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What is Russia doing in Syria now?

Russian Foreign Minister Sergei Lavrov attends a ceremony to unveil a commemorative plaque, dedicated to Russian former ambassador to Turkey Andrei Karlov, who was assassinated in 2016, in Moscow, Russia December 19, 2017. REUTERS/Maxim Shemetov

Steffan de Mistura, the UN envoy to Syria, met Russian foreign minister Sergei Lavrov in Moscow yesterday, while the latest round of Syria peace talks are under way in the Kazakh capital Astana. Russia's parliament also ratified a deal to expand the country's naval facility in the Syrian port of Tartus. All this raises new questions about what Russia wants in Syria.

Earlier this month, Russia ordered a partial withdrawal of armed forces from Syria, with President Vladimir Putin saying that, along with the Syrian army, Russia had "defeated" the "most lethal group of international terrorists", referring to the Islamic State group.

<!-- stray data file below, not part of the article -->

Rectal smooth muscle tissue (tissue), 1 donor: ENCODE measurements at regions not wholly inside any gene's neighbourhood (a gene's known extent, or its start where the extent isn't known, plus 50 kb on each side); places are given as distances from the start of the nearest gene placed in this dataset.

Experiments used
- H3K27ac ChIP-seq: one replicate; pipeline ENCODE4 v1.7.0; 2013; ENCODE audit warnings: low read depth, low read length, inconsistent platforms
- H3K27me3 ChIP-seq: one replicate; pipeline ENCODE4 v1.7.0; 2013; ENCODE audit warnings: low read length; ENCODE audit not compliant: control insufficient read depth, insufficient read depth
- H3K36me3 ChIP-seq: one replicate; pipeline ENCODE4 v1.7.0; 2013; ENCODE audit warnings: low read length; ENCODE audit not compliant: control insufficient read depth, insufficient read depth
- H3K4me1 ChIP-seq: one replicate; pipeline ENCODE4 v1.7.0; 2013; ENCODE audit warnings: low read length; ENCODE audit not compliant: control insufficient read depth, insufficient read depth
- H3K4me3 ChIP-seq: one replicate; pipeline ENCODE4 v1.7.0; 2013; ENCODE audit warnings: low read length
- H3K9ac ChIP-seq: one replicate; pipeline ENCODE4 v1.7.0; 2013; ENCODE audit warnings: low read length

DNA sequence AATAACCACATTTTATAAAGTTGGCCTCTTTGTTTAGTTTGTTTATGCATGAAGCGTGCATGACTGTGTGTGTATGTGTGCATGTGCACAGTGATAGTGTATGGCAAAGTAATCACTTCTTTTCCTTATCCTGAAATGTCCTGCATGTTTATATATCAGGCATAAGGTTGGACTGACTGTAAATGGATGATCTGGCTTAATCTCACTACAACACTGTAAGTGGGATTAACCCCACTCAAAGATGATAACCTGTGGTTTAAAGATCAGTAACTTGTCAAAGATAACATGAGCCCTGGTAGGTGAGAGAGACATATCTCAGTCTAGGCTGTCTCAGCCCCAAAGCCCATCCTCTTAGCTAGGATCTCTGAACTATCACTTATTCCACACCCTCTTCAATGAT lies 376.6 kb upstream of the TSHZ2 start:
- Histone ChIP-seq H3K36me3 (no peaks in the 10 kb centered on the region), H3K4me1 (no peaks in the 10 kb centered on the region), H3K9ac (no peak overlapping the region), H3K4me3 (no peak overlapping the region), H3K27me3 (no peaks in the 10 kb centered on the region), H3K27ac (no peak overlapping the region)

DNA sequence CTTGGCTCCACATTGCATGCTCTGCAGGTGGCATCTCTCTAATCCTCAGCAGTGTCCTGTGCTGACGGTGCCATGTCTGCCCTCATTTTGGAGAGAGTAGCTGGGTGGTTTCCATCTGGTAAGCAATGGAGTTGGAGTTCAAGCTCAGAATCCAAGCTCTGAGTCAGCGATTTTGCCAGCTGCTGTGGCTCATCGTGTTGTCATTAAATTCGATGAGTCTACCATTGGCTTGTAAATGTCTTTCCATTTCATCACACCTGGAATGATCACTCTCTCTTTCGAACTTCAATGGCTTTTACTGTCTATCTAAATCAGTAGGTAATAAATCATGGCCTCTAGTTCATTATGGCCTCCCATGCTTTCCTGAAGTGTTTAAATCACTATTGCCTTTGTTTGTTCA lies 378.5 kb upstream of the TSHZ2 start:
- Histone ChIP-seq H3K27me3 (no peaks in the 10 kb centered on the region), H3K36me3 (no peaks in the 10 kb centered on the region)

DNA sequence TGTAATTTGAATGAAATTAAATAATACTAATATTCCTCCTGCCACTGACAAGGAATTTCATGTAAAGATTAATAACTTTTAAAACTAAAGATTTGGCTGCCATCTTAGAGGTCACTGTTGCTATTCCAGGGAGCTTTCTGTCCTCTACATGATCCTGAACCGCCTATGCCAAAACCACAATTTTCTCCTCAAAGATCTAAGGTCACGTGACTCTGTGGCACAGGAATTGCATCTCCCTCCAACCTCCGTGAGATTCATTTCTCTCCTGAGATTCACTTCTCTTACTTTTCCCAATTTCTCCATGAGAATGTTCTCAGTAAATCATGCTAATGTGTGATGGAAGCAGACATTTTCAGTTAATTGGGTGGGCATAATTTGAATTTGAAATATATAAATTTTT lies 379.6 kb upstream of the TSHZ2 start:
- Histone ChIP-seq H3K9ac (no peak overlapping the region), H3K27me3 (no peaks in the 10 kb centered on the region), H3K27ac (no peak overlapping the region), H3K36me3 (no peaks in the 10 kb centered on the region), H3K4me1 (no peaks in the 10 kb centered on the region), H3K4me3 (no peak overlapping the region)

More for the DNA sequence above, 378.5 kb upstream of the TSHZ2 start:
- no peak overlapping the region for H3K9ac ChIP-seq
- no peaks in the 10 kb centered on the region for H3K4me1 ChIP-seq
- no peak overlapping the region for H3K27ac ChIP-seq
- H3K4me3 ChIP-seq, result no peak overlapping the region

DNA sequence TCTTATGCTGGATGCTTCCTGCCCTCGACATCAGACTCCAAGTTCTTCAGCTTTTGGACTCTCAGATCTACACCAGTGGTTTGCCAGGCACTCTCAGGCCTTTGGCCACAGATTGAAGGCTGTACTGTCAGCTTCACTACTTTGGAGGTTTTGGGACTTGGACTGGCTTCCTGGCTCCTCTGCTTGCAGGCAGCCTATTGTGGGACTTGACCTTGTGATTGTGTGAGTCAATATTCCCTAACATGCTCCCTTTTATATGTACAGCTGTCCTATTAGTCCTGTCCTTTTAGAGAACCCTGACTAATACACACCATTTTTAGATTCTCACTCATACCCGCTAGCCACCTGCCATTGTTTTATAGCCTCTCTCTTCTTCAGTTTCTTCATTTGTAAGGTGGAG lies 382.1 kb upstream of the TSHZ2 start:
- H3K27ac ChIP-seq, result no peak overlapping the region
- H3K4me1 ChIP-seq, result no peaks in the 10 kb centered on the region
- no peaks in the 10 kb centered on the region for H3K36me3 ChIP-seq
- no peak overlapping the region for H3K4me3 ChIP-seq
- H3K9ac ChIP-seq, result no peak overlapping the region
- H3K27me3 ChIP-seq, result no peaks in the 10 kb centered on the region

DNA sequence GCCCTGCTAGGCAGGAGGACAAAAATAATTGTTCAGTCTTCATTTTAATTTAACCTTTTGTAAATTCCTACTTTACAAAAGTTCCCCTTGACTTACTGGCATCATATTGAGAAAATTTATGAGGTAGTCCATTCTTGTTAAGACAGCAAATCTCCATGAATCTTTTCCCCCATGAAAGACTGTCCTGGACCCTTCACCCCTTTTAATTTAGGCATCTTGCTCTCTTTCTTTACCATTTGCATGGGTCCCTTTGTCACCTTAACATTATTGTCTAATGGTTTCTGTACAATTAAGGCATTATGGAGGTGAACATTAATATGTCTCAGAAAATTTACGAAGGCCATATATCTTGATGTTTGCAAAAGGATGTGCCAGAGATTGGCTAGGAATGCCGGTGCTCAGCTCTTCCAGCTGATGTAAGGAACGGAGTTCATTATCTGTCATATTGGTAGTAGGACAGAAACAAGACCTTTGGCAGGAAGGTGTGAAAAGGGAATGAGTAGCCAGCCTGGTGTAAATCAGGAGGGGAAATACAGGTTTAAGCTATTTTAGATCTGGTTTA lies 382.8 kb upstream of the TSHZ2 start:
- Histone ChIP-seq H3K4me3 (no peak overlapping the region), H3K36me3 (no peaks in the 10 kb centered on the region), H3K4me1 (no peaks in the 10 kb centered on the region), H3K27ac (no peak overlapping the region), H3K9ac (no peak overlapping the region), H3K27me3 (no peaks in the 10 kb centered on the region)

"They are trying to stay in Syria," says Mathieu Boulegue, Russia expert at Chatham House in London. "They are withdrawing the heavy fighting element but they certainly are keeping [...] a heavy military presence in the region."

Keeping the US out

Moscow has had the Tartus base since 1971, and now it's the only base Russia has outside the former Soviet Union.

Keeping this base is key in Russia’s competition with the US for power in the Middle East, Boulege suggests. "You have the unequivocal and primary goal of the Russian military intervention: to counter US military intervention." And with a strengthened Tartus base, "Russia will keep access for its forces in the region.

The Iranian factor

It’s worth noting that Iran is another country with a big presence in Syria and a delegation in Astana. Moscow and Tehran have backed the same side in the Syrian Civil War, supporting President Bashar al-Assad's government.

That's while, along with Turkey, Russia and Iran have brokered eight rounds of peace talks in Astana, including this one.

But Yossi Mekelberg, Middle East expert at Regent's University London, argues that "until they got the upper hand militarily, Russia was important for Iran and vice versa. But, essentially, they are rivals, and Russia would like to see a decrease in Iranian influence."